Luhan Yang


Hi everyone. I am a postdoc from Church lab. Also a cofounder of Egenesis startup. Today I am going to talk about using genome engineering to make xenotransplantation a safe clinical reality for patients.

So here we are looking at the number of patients searching from unmet organ diseases. Over 2 million patients are suffering from organ failure. Only about 123,000 of them are put on the organ donor waiting list. Only 1/10th of them can get transplantation each year. There's a huge build-up and human life is at stake. In Asia, there is no donation culture. So hypothetically there are some ways to solve this problem: (1) make more donations, (2) use stem cells to produce organs, and then (3) utilize animal as a bioreactor and make the animal organs human-compatible. We start by engineering the somatic cell, and then we clone a transgenic pig and deliver an organ to a patient.

People have been persuing xenotransplanation for decades. Farmers invested in pigs for this in the 90s and it didn't work; there's huge rejection issues between human body and pig organs. People underestimate how many antigens they have to remove, and there was no tool for that. Also, pig cells cultured with a human cell will cause the pig virus to jump to human cell. This is where we think crispr can come into play. Our lab was one of the first to demonstrate that we can use crispr to engineer mammalian genome. We think the beauty of crispr is multiplexability. We can conduct engineering to remove the antigen and confirm that the pig organ has human compatibility.

Additionally, we can use this tool to eradicate the virus from the pig genome. This was a study published last year where we used a synthesizing technique that there are 62 copies of endodogenous retrovirus in pig (PERV). We can target the catalytic domain of the reverse transcriptase. We can knock these 62 copies of the virus out. If we culture these pig cells together with human cells, without modification, they are still prevalent-- but if we use our engineered cells, there was minimal infectivity similar to negative control. So our work increased this by almost 2 orders of magnitude. We also demonstrated we can solve the biggest problem in xenotransplantation.

Our second challenge was engineering pigs to have immunological features. There has been some progress in transgenic pigs where they each carry a modification. All the pigs are viable but it takes years for them to generate those pigs, and some of the modifications couldn't be implemented due to lack of tools. Over the past few months we have generated pig 2.0 cells. Also T cell changes.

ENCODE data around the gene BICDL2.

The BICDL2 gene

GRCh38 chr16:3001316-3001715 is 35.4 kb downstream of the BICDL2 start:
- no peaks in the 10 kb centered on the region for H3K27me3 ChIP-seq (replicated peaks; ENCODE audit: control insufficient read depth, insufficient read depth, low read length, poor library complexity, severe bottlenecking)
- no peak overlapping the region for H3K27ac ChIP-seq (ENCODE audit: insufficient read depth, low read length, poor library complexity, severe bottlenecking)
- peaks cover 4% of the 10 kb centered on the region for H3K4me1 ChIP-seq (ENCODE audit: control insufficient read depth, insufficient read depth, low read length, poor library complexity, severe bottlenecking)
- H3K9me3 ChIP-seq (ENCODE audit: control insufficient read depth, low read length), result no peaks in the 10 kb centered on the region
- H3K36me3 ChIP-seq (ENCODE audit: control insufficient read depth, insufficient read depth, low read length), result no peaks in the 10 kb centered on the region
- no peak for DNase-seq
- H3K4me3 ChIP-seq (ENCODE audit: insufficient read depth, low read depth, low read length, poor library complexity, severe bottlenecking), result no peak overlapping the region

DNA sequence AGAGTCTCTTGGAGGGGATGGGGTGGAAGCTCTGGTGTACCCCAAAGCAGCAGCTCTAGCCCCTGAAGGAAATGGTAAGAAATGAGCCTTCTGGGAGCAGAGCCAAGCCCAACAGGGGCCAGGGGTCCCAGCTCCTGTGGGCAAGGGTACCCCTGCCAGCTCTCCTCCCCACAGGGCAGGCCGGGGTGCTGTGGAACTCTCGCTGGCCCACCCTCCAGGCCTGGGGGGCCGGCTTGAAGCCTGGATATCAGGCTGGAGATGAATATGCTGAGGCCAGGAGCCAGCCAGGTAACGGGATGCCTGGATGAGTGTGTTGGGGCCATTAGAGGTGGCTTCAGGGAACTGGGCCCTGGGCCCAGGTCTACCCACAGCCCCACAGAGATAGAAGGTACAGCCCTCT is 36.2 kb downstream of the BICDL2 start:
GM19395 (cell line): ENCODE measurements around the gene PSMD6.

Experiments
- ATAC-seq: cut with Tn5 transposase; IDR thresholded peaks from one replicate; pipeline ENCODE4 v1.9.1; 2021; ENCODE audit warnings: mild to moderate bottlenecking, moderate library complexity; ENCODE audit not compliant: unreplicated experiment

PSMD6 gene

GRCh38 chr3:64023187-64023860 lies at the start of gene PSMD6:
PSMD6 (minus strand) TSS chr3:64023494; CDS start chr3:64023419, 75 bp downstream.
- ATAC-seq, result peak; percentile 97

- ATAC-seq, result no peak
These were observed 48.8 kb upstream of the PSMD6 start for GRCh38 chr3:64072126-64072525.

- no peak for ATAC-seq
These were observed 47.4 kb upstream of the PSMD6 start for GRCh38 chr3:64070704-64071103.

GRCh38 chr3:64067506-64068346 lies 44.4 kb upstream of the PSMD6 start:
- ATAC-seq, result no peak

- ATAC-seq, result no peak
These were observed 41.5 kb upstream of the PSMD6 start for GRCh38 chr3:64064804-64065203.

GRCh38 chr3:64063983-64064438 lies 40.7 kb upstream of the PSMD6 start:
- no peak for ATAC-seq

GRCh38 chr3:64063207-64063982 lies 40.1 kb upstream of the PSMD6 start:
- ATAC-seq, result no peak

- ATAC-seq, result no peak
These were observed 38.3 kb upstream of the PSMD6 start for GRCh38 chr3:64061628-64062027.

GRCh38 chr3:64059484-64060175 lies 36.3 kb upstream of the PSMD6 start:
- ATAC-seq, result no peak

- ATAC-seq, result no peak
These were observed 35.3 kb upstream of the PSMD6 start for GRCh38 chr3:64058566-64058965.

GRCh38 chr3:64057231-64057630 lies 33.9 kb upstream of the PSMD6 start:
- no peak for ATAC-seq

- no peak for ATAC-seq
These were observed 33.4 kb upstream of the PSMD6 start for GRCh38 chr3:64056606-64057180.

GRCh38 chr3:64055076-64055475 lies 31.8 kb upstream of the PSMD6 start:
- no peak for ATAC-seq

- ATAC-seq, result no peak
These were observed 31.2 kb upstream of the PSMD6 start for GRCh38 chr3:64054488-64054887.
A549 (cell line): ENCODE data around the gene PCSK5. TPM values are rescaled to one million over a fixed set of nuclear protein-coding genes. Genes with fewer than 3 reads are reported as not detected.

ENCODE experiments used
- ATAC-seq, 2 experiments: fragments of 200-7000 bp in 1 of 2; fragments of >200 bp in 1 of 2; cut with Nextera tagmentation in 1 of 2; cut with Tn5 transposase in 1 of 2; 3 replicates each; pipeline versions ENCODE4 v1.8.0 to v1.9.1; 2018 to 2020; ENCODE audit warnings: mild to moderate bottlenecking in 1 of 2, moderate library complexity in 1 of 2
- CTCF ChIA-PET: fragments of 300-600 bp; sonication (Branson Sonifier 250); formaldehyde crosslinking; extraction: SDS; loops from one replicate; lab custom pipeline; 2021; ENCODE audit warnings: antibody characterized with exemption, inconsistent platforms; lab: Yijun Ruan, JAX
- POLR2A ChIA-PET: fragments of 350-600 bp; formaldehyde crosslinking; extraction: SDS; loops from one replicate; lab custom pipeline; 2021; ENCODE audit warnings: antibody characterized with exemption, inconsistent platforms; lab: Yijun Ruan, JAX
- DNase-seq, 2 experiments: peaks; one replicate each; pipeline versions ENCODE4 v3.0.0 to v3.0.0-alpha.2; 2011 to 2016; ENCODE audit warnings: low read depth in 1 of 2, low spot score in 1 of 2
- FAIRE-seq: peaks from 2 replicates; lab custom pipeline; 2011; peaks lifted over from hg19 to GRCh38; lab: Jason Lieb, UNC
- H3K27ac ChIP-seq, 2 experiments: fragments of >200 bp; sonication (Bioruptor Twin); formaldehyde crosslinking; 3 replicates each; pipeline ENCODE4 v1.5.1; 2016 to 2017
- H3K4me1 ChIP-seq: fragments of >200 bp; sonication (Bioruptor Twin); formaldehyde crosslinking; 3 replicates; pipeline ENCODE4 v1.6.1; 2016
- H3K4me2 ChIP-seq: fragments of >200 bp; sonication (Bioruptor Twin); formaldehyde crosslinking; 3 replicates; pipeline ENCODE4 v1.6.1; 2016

Meanwhile, we are field testing somatic cell nuclear transfer (SCNT) so we can take the engineered cells and put them into pig abdomen and get pig blastocytes within one week. This helps us let us know what the impact is of our genetic modification on pig.

We are in the process of generating our pig 2.0. Every cell and tissue in our pig will have identical genome type. This is going to be a bioreactor for producing different tissue for liver transplants, pancreatic transplant, corneal transplant and heart tissue transplant. The advancement of gene editing will really innovate the field of xenotransplantation.

If we can solve the immunology issues, we can engineer these organs to be virus and cancer resistant. Or we can also produce essential amino acids inside these organs. Xenotransplantation is opening a backdoor for us to exercise a tool to push the envelope of gene editing in terms of impact on human.

Lastly I would like to thank George for being a visionary and my team specifically Marc for his efforts.

Q: In the paper where you describe inactivation of .. at the same time. Do they include all the families? C and the D and the A? Do they hit all of them? In the cell type, is that clonable? Is that cancer line clonable?

A: Yes. First, whether .. and second whether our cell line is clonable. Yes, there are A, B, and A-C if we keep all of them. There's some pseudogene where we only target those active, not touch other parts, to prevent genomic instability. And secondly, the cell is not clonable, but we're repeating the process in a clonable cell line to produce a transgenic pig with such a feature.

Q: Hi, Liam Holt from NYU. I am wondering about immune rejection. You mentioned changing the epigenetic surface of the cell. But also peptides from the interior of the cell. Can you break that pathway so that you don't get arbitrary pig peptides?

A: So you can rmeove the antigens from pig cell surface, the cell might still present peptides. This will trigger rejection. To fix such an issue, we're knocking out the antigens, and we're inserting the immune inhibitor CTAOIG, which can supress T-cell reaction.